Climate Story Network: Concrete reasons to support building repurposing

Repurposing a late 60s concrete hotel provides climate-friendly housing in downtown Dartmouth.

By Zack Metcalfe, Climate Story Network

Maranova was built in the late 1960s or shortly thereafter; a 71-unit Dartmouth hotel considered big for its time, and relatively high-end. Later it became a Super 8, then the Dartmouth Ocean View Hotel, then nothing, just another derelict building in extreme disrepair — the sore thumb of downtown Dartmouth.

This didn’t sit well with Sidewalk, a real estate developer which had, by this time, invested considerably in the surrounding neighbourhood. To let the old Maranova sit there and decay was more than they could stomach, so, in 2019, they bought it, and in an unlikely move, didn’t tear it down.

“The hotel was in very bad condition,” said Joe Nickerson, Sidewalk’s vice-president. “It was probably in one of the worst capital improvement conditions we’d ever consider taking on for a renovation.”

In its 50 years of operation, Maranova saw little in the way of improvement or retrofit; everything leaked, and nothing worked. But the building had one lingering asset on which Sidewalk hung its hat – concrete.

“A properly built concrete building should last several hundred years,” said Anne Lombardi, an energy consultant and vice president of Integral Energy Performance, a building energy modelling and analysis firm based in Halifax, currently acting as Sidewalk’s energy consultant on the project.

Concrete is also one of the most carbon intensive building materials on the planet, accounting for about 9 per cent of global emissions. Reusing concrete from the 1960s, said Lombardi, means not pouring more in the 2020s. This is the concept of “embodied carbon,” the greenhouse gases emitted to construct a building in the first place, and avoided when its materials are reused. In some cases, said Lombardi, concrete can represent 60 per cent of a building’s embodied carbon.

Concrete matters for more than its longevity, said Nickerson. By reusing the Maranova’s concrete, Sidewalk is easing the burden on an overloaded trades market. Canada needs housing, he said, and there aren’t enough people pouring concrete to meet demand.

“If we go and do a new development,” said Nickerson, “I need to stand in the back of the cue like everyone else, to get a formworker, someone to dig the hole, someone to tear down the old building, and someone to pour new concrete; those early stage processes that every other multi-family project in the downtown are using. We’d be tying up a pretty tapped trades market by tearing down the building.”

“I think they very much did the right thing with Maranova,” said Lombardi. “I think it sets a really nice precedent for doing this in more buildings.”

By December of 2023, Sidewalk had stripped the Maranova Hotel down to its concrete skeleton, then built an 81-unit apartment building within the building shell. They now call it “The Shuffle,” a subtle play on its location at the intersection of King and Queen streets. Modelling suggests its energy use was reduced by 42 per cent in the course of the renovation, achieved with upgraded insulation, windows, ducted heat pumps, and energy recovery ventilators. These savings earned grants through Efficiency Nova Scotia and preferred financing through the Canadian Mortgage and Housing Corporation (CMHC), but neither program rewarded their reuse of old concrete.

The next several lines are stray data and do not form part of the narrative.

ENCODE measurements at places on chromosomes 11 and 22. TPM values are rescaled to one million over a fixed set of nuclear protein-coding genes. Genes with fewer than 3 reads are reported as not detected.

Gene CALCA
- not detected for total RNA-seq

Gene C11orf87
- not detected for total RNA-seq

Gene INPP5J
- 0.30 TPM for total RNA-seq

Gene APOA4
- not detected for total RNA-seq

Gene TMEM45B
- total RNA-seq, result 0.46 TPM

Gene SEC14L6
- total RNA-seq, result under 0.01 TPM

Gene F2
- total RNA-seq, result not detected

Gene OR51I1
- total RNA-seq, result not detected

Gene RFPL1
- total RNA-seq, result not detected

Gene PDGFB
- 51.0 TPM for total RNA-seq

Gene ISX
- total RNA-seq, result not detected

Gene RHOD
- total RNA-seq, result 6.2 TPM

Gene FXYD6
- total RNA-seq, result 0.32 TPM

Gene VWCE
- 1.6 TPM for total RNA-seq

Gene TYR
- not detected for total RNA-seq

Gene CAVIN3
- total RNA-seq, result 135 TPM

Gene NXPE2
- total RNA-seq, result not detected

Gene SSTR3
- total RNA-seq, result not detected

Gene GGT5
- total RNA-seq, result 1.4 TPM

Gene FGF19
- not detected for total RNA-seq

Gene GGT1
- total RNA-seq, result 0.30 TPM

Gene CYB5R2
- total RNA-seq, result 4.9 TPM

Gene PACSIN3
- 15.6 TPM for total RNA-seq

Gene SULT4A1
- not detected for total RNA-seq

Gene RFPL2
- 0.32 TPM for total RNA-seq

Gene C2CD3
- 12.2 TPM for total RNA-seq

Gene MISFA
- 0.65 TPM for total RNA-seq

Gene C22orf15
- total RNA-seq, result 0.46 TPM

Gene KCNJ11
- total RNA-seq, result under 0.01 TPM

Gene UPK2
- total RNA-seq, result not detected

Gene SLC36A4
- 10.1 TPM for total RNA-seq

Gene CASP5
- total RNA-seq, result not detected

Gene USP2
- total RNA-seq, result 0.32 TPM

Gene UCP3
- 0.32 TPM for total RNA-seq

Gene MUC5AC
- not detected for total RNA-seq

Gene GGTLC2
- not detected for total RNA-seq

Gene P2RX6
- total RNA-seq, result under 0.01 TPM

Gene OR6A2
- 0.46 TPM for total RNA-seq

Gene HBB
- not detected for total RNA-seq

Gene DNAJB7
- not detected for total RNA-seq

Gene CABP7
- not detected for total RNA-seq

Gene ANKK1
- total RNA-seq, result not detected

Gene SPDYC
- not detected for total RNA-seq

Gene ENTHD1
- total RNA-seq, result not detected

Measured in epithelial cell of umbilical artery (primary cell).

“None of the programs they applied for gave them any kind of value for that embodied carbon,” said Lombardi. “Efficiency Nova Scotia and the CMHC don’t recognize avoided emissions from embodied carbon. These programs just aren’t built for it.”

This, she said, is a problem. Reusing old concrete can be inconvenient, restricting developers to the rough size and shape of the original building. It’s one reason the market is focused so heavily on new construction, tearing down old concrete, and pouring more. But embodied carbon must be taken seriously in provincial and federal climate planning, said Lombardi, because there’s so much of it. Part of those plans should be to incentivize projects like Maranova, rewarding reused concrete in the same way they reward energy efficiency.

Sidewalk didn’t calculate the amount of embodied carbon spared when they built The Shuffle, but when it came time to convert a 200,000 square foot office tower in downtown Halifax (The Centennial Building) into a mixed residential and commercial complex of 173 loft units, they decided to do the math. By reusing this building’s concrete skeleton, they’re bringing homes to Halifax for 500 fewer tonnes of carbon than would a new building of the same size. These avoided tonnes won’t be incentivized, even though the 67 per cent drop they estimate in the Centennial’s operational energy use certainly will be. Sidewalk hopes to finish the Centennial’s renovation by May of 2025, at which point it’ll be called Agency Art Lofts.

“We were able to see massive energy savings,” said Nickerson, “but there was no carrot, no funding, nothing attached to the avoided embodied carbon. If there was a way of incentivizing that, it could make the difference. It could make a project worth renovating, whereas the lack of an incentive makes it more efficient to tear down and build new.”

Zack Metcalfe is a freelance journalist, photographer, columnist, and author. He has written for many publications across Canada, and focuses on the environment, endangered species, land conservation, and climate change. He has nine works of fiction to his name. Zack is also an outdoor adventurer, hiker, and rock climber.

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